Voting Advocates Say Women’s Equality Day Has A Complicated (And Yes, Racist) History

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A photo taken on October 18, 1920, of suffragettes in Newark, New Jersey during the closing hours of the campaign for votes in support of the 19th Amendment.

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Glass negatives of Suffragette pickets between 1910 and 1920 in Washington, D.C.

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Members of the National Woman’s Party appear in front of their Washington headquarters.

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Members of the National Woman’s Party appear in front of their Washington headquarters.

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Focus on what you can do today, advocates say.

The fight for voting equality didn’t end on August 26, 1920, or even on August 6, 1965, when the Voting Rights Act was made law. It’s not over today, either, advocates agree.

«To view voting equality as a thing of the past is to deny ongoing efforts to gerrymander districts that prevent marginalized communities from fully being able to exercise their opportunity to elect the candidate of their choice,» Elizabeth OuYang, a civil rights attorney, adjunct professor and voting rights advocate, told NPR.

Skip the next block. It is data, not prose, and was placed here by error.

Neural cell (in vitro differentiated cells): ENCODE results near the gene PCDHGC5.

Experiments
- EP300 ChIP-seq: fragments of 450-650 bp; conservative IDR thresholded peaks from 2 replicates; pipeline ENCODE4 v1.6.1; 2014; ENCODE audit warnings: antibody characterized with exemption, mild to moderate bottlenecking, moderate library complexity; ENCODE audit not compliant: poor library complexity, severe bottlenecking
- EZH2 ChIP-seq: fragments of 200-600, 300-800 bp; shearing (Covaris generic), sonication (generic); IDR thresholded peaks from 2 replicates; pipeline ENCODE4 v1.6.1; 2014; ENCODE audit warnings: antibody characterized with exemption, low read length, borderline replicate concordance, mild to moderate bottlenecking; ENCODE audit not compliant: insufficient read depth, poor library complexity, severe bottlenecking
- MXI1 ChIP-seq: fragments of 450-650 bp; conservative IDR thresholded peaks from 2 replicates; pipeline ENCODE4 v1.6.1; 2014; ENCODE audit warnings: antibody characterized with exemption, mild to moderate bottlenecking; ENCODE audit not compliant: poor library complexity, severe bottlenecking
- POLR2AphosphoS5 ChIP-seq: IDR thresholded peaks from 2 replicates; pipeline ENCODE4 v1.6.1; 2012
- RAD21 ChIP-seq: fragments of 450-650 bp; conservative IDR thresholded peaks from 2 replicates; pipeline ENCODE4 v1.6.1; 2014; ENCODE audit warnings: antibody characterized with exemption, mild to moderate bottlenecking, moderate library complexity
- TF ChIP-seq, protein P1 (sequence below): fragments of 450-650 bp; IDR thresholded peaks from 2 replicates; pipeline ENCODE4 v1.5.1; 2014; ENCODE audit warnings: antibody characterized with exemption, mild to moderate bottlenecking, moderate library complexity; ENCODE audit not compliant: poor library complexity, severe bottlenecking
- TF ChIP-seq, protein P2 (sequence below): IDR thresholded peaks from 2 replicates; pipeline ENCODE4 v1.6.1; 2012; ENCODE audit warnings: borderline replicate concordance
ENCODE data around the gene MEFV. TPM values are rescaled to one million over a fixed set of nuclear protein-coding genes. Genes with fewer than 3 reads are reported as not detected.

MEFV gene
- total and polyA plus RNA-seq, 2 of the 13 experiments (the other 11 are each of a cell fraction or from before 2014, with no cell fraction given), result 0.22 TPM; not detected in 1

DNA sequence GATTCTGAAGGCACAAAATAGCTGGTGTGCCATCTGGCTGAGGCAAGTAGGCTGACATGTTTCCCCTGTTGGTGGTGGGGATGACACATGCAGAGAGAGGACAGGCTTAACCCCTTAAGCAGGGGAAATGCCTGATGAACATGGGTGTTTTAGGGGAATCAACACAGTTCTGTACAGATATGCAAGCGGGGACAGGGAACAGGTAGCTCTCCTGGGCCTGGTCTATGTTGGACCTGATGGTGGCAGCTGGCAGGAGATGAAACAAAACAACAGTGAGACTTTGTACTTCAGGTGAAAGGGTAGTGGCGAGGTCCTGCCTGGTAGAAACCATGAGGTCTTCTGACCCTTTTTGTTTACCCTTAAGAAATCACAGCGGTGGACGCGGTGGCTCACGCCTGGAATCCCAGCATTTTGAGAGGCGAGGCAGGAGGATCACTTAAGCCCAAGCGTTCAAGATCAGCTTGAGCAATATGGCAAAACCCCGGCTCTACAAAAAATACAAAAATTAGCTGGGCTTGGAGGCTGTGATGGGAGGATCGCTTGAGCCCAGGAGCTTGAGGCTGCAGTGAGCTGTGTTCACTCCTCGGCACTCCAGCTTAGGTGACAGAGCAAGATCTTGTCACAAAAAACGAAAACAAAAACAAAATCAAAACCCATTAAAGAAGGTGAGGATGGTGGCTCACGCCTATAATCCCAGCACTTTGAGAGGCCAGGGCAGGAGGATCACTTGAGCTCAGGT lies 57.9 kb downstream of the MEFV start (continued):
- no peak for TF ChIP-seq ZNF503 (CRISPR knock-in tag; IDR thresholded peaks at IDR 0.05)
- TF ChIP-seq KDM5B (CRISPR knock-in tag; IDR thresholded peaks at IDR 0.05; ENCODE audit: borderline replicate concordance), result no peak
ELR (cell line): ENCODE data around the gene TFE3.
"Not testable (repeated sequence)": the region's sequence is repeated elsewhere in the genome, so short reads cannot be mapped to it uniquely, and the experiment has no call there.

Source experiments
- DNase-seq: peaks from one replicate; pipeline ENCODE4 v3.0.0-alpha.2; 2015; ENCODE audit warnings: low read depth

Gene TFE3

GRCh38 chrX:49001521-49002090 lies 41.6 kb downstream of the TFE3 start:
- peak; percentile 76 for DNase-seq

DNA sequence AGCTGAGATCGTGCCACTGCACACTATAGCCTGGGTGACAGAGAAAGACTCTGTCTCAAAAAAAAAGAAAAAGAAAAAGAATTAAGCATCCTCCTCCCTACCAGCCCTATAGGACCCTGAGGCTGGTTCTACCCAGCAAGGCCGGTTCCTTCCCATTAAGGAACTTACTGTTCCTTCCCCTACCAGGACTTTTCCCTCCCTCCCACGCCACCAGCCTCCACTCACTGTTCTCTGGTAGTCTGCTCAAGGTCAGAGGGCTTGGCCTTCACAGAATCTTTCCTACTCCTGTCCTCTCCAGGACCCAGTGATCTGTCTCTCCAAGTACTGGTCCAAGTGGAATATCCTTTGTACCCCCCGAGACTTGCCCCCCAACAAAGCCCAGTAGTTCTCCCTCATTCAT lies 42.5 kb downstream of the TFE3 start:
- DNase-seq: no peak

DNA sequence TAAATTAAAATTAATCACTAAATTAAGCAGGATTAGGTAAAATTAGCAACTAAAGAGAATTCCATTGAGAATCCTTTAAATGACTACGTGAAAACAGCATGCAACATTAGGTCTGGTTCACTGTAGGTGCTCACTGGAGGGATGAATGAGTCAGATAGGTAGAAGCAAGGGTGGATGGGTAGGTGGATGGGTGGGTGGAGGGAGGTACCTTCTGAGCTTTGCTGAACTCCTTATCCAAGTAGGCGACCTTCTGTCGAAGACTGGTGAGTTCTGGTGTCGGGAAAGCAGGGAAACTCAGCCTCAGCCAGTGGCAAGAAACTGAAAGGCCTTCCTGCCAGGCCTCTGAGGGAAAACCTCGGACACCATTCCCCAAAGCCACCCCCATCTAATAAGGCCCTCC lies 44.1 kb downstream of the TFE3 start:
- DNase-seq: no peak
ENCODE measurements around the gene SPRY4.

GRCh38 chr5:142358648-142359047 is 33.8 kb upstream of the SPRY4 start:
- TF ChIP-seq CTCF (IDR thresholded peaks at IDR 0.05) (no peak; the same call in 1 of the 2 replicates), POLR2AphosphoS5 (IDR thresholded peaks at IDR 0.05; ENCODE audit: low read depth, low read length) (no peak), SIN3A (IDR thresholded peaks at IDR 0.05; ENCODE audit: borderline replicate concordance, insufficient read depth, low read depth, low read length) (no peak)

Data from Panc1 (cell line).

«[It’s to ignore] the Supreme Court finding section four of the voting rights unconstitutional,» she continued, referring to a series of Supreme Court decisions that have left Americans, in 2021, without many of the protections that the Voting Rights Act was intended to provide.

The fight for equal voting rights is very much in progress and it’s being fought in local election offices, in voting registration drives, in protests and in rallies. And there are things you can do to get involved. Epps-Johnson stressed how essential volunteer poll workers are. OuYang suggested taking action beyond just casting your vote — learn about and get involved in redistricting, which happens every 10 years and has a powerful effect on all future elections, she said.

«Being informed and being educated is the first step,» OuYang said.

For Calvin, the impact that any one individual can have can’t be stressed enough.

«We’re in a place now where Congress isn’t going to save us. … It’s up to us to look around our family or friends or our neighborhood and say, ‘All right, I’m going to make sure that 100 percent of the people in my family vote. What do I have to do to do that?'»

  • women’s equality
  • voting rights

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